The Baltimore Sun

Edwards found 'refuge' in her health care work


NEW YORK: Elizabeth Edwards said yesterday that her passion for reforming the nation's health care system has been "a great refuge" for her during the recent turmoil over her husband's extramarital affair. Edwards, who has incurable breast cancer, also said medical tests this week showed that her condition hadn't worsened since March 2007, when she and her husband, former Democratic presidential candidate John Edwards, announced her cancer had returned and spread to her bones. Edwards was interviewed at the New Yorker Festival by medical writer and surgeon Atul Gawande.

9 more bodies in Mexico are linked to drug wars


TIJUANA, Mexico: Police have found nine more bodies dumped around the Mexican border city of Tijuana, where nearly 50 people have been killed in a week of violence related to the drug trade. Municipal police found five of the bodies yesterday between two small shopping centers in the eastern part of the city. They had been beaten and had their hands bound. The bodies of two beheaded men were found wrapped in blankets on a road elsewhere in the city, according to the Baja California state attorney general's office. On Friday night, two men were found fatally shot in the same empty lot near the elementary school where 12 bodies were found Monday. State prosecutor Rommel Moreno has blamed the violence on warring drug leaders.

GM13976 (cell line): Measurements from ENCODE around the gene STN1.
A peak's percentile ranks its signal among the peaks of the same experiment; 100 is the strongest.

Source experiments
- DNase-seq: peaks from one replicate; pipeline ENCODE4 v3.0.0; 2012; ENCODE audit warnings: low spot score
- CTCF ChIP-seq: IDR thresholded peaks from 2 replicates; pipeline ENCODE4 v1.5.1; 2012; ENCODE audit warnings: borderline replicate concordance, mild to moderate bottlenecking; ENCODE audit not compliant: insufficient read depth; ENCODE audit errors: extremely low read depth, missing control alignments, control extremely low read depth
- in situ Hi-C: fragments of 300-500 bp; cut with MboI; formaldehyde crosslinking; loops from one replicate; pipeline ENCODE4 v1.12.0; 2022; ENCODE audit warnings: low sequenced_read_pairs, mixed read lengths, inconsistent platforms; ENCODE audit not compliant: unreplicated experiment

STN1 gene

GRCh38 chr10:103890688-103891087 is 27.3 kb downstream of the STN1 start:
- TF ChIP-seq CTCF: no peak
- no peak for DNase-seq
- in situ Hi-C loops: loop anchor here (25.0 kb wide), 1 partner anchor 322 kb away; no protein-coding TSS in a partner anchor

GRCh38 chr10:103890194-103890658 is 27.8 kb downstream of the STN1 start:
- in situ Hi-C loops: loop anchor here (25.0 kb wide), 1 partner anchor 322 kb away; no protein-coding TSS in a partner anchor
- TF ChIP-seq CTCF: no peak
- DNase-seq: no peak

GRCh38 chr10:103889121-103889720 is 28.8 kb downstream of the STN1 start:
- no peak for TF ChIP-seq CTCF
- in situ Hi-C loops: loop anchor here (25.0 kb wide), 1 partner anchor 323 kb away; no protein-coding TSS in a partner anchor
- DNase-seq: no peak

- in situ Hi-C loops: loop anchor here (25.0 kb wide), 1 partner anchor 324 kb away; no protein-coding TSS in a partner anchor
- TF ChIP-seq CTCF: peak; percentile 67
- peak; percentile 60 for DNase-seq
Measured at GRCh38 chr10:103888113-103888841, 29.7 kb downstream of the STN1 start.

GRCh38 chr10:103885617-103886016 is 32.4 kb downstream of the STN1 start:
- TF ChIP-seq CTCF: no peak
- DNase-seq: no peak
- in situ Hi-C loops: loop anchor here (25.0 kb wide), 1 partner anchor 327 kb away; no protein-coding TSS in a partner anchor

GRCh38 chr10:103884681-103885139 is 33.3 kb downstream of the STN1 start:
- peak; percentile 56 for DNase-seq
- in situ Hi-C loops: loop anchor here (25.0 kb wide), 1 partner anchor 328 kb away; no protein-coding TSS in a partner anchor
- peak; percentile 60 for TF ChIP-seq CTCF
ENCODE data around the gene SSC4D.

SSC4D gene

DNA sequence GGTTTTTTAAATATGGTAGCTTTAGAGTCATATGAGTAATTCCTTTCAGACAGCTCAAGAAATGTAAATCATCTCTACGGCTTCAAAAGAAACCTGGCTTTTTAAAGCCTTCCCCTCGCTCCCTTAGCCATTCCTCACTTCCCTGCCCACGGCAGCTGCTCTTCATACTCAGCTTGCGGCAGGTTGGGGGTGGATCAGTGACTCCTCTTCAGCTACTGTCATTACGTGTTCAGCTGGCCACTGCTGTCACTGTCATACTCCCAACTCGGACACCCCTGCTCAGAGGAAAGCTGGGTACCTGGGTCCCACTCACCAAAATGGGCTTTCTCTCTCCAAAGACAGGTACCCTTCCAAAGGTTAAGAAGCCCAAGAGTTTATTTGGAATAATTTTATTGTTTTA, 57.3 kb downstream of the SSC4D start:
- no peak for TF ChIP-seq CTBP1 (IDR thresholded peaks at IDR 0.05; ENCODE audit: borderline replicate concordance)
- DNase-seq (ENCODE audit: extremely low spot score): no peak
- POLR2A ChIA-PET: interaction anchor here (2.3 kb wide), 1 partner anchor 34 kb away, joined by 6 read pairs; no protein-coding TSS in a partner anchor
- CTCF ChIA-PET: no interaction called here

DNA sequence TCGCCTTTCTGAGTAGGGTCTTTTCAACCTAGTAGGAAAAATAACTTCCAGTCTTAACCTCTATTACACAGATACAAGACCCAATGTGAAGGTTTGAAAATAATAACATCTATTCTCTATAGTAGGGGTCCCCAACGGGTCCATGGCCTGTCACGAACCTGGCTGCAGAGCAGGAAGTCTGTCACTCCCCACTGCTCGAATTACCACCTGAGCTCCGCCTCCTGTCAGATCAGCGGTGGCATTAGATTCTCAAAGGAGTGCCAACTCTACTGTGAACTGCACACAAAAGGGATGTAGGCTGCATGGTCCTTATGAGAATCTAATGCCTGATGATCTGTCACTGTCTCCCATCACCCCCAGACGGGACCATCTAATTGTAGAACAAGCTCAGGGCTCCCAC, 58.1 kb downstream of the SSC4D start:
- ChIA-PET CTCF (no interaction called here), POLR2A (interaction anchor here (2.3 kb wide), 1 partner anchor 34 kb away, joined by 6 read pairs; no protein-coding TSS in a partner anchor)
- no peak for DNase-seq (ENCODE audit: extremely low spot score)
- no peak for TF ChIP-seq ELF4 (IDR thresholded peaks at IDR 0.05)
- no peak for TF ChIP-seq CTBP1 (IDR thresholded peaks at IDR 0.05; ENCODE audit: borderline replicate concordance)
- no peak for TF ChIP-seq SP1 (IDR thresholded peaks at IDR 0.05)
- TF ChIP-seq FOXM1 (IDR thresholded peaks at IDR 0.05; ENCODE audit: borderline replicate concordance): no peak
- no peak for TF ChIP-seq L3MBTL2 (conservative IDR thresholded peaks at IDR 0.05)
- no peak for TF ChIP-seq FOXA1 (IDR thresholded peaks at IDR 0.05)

Mass. treasurer wants U.S. to give state loan


BOSTON: The treasurer of Massachusetts has asked the federal government about lending Massachusetts money under the same favorable terms it has given banks and firms during the financial crisis. Treasurer Timothy Cahill's requests to the U.S. Treasury and Federal Reserve Bank of Boston last week were prompted by the state's inability to borrow from short-term debt markets, The Boston Globe reported yesterday. The crisis has caused credit markets to stop lending, or to charge prohibitive rates.

Polish troops end deployment in Iraq


DIWANIYAH, Iraq: Poland turned over control of an area south of Baghdad to American troops yesterday, making it the latest in a string of countries to leave the dwindling U.S.-led coalition. But even as Polish troops head home from Iraq, their government is boosting troop levels in Afghanistan and preparing for a U.S. missile defense base in Poland. The top U.S. commander in Iraq, Gen. Ray Odierno said that "the timing is right" for Poland's withdrawal.

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